I have this table in which the primary key is the combination of an unsigned big int as an ID and then a datetime variable that is set as YYYY-MM-DD HH-MM-SS
i got the idea from the comments in: MySQL: Using DATETIME as primary key
The problem I am having is when I try to insert a new record with the same ID but different datetime, I am getting an error saying violation of the primary key constraint of duplicate IDs.
My guess is that MySQL is only comparing the YYYY-MM-DD part of the datetime data type since it's doing a string comparison, but I'm not sure... it's just my theory.
I was hoping someone who has used datetime as part of their primary key would have some insight.
the php code is right because obviously the first record is being created but a second record with the same ID is not getting created.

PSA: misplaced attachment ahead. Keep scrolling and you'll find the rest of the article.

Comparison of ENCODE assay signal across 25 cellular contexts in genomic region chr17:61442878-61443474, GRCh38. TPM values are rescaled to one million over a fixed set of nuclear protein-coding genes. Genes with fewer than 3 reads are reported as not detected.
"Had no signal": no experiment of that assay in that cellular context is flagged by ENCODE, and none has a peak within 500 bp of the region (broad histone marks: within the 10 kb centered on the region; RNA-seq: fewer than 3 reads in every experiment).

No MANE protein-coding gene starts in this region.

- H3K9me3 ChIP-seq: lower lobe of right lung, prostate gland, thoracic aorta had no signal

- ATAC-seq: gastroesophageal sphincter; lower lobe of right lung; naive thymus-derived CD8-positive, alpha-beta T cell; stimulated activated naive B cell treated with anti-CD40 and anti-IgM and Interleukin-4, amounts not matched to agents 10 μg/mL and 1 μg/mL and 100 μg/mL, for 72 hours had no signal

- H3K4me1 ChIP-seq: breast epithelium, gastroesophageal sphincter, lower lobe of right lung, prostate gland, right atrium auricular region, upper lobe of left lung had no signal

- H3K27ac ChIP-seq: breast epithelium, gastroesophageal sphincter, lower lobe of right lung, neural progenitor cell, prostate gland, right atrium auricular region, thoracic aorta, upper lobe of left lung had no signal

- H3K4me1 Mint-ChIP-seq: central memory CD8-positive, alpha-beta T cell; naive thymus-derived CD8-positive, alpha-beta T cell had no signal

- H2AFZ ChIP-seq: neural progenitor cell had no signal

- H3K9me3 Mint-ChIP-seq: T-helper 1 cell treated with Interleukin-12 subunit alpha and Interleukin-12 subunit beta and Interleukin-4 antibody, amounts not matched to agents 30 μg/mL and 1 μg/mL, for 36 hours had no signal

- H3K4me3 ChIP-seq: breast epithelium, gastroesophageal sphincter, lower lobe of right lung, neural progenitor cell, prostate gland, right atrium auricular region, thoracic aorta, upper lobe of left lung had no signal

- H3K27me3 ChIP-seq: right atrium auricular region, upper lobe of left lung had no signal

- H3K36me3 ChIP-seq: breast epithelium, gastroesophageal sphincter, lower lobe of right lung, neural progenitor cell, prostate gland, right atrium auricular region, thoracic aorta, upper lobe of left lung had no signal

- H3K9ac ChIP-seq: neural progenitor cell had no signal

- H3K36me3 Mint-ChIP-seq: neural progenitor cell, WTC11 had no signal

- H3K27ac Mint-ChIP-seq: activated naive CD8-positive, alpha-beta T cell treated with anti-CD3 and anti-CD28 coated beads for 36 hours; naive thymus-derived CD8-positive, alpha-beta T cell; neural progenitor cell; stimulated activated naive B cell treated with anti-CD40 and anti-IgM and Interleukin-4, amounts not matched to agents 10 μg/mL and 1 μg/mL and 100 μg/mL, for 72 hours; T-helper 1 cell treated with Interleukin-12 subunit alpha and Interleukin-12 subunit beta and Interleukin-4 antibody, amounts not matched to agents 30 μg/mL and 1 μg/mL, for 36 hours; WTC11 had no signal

I was trying not to display my SQL code but here it is
CREATE TABLE userPosts( postID SERIAL NOT NULL, username varchar(21) NOT NULL, time datetime NOT NULL, text varchar(500), type varchar(1) NOT NULL CHECK(type='t' OR type='f' OR type='u' OR type='b' OR type='c'), -- visits integer NOT NULL DEFAULT 0, CONSTRAINT FK_users_userPosts FOREIGN KEY(username) REFERENCES users(username) ON DELETE CASCADE, CONSTRAINT PK_userPosts_username_postID_time PRIMARY KEY(postID,time) );
I'm using a hierarchy model where this table would be described as the ISA table.
Wow, I think it's because I assigned ID as a SERIAL data type which I believe to be UNIQUE... I'll have to re-implement my php to auto increment ID's instead of the database doing it.
I'll re-implement my code and keep you guys posted.